Penguins' offensive stars need to come out tonight

The offensive stars have not come out against Boston, leaving the Penguins in a precarious spot


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BOSTON -- It's pretty revealing that Boston center David Krejci has scored twice as many goals as the Penguins -- yes, the entire rookery -- in the Eastern Conference final.

It says even more, however, that Bruins enforcer Shawn Thornton, fresh off a seven-point regular season, has made it onto the score sheet in this series more often than Sidney Crosby, Evgeni Malkin, James Neal, Jarome Iginla and Kris Letang.

Combined.

And not because Thornton suddenly has discovered a scoring touch as the Penguins and Bruins have moved toward Game 4 at 8:10 p.m. today at TD Garden.

Frankly, his hands still do their best work when made into a fist.

But the assist he picked up in Game 2 gives Thornton one more point than all of those big-ticket Penguins have generated to this point of the series. Which is a big part of the reason the Bruins will have a chance to close it -- and the Penguins' season -- tonight.

Boston owns a 3-0 lead in the Eastern final, and only three clubs in Stanley Cup history, the 2010 Bruins among them, have failed to win a best-of-seven after building that kind of advantage.

So, while the odds of the Penguins overcoming such a deficit are a bit better than their chances of, say, winning the next Powerball drawing, this likely isn't the time to begin printing tickets for the next round, either.

"Obviously, it's not a good situation," goalie Tomas Vokoun said Thursday. "But, on the other hand, you're still alive."

Likely not for much longer, though, unless they figure out a way to get more than one puck past Bruins goalie Tuukka Rask. That's how many they've managed in each of the past two games after getting shut out in the opener.

This from a group that averaged better than a goal per period during the first two rounds.

They shouldn't expect do to that against Boston, at least not on a regular basis, but were encouraged by the scoring opportunities they manufactured Wednesday, even though only one resulted in a goal.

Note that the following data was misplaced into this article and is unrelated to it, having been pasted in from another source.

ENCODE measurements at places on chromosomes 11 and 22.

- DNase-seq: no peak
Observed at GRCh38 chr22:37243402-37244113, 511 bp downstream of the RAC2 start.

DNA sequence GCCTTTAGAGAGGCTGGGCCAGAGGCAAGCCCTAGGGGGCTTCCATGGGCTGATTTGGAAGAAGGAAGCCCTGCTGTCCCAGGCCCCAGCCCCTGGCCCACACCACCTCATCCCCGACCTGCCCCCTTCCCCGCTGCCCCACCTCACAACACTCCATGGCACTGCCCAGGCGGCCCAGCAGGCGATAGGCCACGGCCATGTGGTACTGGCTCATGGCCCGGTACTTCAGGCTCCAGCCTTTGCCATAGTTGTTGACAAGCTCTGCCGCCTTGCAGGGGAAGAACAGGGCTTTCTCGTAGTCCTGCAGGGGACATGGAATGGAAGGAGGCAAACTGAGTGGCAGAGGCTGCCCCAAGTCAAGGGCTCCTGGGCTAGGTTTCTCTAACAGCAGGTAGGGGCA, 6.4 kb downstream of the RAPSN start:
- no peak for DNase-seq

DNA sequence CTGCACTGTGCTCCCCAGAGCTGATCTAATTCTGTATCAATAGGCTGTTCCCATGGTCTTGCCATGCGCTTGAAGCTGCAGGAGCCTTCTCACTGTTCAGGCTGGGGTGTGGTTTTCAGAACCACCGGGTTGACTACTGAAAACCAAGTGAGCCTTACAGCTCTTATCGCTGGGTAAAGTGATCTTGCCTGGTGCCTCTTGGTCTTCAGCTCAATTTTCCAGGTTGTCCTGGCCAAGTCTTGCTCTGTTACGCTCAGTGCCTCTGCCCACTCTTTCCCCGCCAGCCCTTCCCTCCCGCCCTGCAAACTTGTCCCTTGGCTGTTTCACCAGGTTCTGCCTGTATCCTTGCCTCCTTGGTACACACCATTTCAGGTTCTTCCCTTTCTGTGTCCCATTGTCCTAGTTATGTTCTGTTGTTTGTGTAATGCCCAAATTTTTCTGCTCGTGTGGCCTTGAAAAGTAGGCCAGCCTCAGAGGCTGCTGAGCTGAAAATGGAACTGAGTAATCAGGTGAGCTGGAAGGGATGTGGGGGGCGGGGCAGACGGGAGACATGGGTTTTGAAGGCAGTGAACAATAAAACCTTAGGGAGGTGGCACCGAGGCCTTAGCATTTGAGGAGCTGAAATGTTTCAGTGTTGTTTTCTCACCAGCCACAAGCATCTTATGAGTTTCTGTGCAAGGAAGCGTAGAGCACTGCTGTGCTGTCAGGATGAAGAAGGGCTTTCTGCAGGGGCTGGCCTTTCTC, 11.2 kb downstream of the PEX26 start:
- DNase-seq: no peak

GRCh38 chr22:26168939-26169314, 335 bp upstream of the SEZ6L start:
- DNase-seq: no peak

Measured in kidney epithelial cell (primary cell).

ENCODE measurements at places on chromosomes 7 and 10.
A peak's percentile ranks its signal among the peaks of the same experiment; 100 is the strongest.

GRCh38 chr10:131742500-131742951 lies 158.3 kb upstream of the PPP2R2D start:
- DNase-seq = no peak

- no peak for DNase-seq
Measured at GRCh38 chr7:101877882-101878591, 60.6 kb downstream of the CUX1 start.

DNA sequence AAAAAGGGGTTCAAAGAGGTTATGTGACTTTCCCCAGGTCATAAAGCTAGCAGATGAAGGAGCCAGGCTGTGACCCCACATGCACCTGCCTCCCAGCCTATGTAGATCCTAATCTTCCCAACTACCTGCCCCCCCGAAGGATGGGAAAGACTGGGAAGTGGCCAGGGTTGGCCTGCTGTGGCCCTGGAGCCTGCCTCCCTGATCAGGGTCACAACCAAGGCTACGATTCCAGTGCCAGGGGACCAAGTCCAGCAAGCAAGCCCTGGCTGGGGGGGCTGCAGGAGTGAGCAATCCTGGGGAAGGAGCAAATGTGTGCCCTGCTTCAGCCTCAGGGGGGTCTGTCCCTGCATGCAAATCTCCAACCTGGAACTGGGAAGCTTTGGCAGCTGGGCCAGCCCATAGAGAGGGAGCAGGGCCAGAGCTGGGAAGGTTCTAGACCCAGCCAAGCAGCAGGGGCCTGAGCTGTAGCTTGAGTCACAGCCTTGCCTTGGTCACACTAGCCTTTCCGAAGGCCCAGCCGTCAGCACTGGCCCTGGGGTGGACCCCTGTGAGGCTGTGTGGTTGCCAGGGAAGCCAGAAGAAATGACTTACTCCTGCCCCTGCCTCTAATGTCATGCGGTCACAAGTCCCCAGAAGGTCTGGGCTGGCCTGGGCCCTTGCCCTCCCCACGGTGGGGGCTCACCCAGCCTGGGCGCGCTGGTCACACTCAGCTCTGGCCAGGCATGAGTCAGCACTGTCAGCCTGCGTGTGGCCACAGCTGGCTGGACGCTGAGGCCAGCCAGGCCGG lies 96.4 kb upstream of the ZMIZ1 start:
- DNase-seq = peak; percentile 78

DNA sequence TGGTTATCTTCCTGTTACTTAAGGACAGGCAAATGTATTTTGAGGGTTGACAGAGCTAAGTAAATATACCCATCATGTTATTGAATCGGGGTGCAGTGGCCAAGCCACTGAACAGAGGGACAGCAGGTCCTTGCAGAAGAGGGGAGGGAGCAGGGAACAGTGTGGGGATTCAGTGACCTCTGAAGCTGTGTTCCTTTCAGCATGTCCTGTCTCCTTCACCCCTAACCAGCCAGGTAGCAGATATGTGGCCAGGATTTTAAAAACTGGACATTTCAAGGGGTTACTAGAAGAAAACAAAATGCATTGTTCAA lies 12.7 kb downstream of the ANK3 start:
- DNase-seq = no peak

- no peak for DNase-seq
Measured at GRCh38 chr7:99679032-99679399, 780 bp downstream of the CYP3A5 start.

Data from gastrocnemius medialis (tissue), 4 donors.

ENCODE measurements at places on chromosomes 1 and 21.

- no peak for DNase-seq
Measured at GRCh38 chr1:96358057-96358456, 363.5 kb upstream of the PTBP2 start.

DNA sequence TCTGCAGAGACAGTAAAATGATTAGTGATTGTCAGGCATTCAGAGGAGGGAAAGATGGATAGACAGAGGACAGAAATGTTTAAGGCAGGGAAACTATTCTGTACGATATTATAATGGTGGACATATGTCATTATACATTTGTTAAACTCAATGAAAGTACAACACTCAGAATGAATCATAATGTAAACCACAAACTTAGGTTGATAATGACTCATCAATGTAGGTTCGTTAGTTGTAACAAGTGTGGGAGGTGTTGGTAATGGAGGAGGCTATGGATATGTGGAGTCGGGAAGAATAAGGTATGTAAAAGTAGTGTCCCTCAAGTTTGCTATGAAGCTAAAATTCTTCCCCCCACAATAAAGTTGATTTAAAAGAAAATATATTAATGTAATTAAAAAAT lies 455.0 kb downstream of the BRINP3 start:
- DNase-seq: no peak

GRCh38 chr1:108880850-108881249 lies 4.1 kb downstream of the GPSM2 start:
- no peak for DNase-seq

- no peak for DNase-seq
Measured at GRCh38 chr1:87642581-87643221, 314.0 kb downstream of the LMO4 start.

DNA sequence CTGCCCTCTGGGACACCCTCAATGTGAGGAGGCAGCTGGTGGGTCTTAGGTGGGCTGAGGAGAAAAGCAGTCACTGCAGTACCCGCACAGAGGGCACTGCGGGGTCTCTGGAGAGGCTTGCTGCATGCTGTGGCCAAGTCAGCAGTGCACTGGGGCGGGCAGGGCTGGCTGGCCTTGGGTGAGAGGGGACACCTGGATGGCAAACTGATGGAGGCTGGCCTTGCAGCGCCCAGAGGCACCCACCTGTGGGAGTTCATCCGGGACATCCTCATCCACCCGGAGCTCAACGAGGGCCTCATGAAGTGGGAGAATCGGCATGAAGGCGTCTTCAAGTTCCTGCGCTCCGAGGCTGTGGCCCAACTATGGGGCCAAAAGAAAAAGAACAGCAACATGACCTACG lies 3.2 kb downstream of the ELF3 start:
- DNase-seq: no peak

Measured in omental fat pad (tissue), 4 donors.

"On any given night, if some of the chances we had go in, it could be five or six goals," center Brandon Sutter said. "We need to stay positive with what we did offensively and try to build on that."

That will become a lot more likely if their two world-class centers, Crosby and Malkin, can find a way to accumulate points.

Boston's 3-0 lead is irrefutable evidence that neither has had the impact of which he is capable, although Malkin was highly visible in Game 3. He accounted for 10 of the Penguins' 54 shots and was responsible for a few close calls.

"I think it's pretty obvious to everybody that Malkin was at his best [in Game 3]," Bruins coach Claude Julien said. "He was outstanding."

The Penguins did not practice Thursday, when Sutter and Vokoun were among four players who participated in a media availability session at the team hotel. Coincidentally, that's roughly the same number that showed up for what became a 6-1 loss in Game 2, when the series truly began to get away from the Penguins.

"In Game 2, you didn't see the Pittsburgh Penguins," left winger Matt Cooke said Thursday.

"We need to be the team we believe we are, and go back to what's made us successful in the past."

Precisely which personnel will be charged with doing that tonight isn't clear. Coach Dan Bylsma added rookie Beau Bennett to his lineup for Game 3 and suggested Thursday that more changes are possible tonight, in part because the game Wednesday night spanned nearly five periods.

"Given ... the number of minutes we played and the type of game we just played, having some guys come into our lineup and add is certainly a consideration for Game 4," he said.

Replacing defenseman Brooks Orpik, who seemed a bit dazed after absorbing a check from Bruins winger Milan Lucic in Game 3, apparently won't be necessary.

Bylsma said Orpik isn't experiencing "ramifications of the hit."

He also offered an interesting perspective on the Penguins' challenge, pointing out that Canada had to win elimination games against Germany, Russia, Slovakia and the U.S. to claim the gold medal at the 2010 Olympics. Lose any of them, and it wouldn't have happened.

There's a key difference -- someone is guaranteed to win Olympic gold, while no team is assured of overcoming a 3-0 playoff deficit -- but that kind of positive thinking that could serve his club well.

"If you were betting right now, you're not betting on the Penguins, down, 3-0, but we're not going to quit," Sutter said.

"The percentages obviously are against us, but we have a good team.

"We're taking this day by day. We're focused on winning one game and going from there."

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Dave Molinari: Dmolinari@Post-Gazette.com and Twitter @MolinariPG. First Published June 7, 2013 4:00 AM


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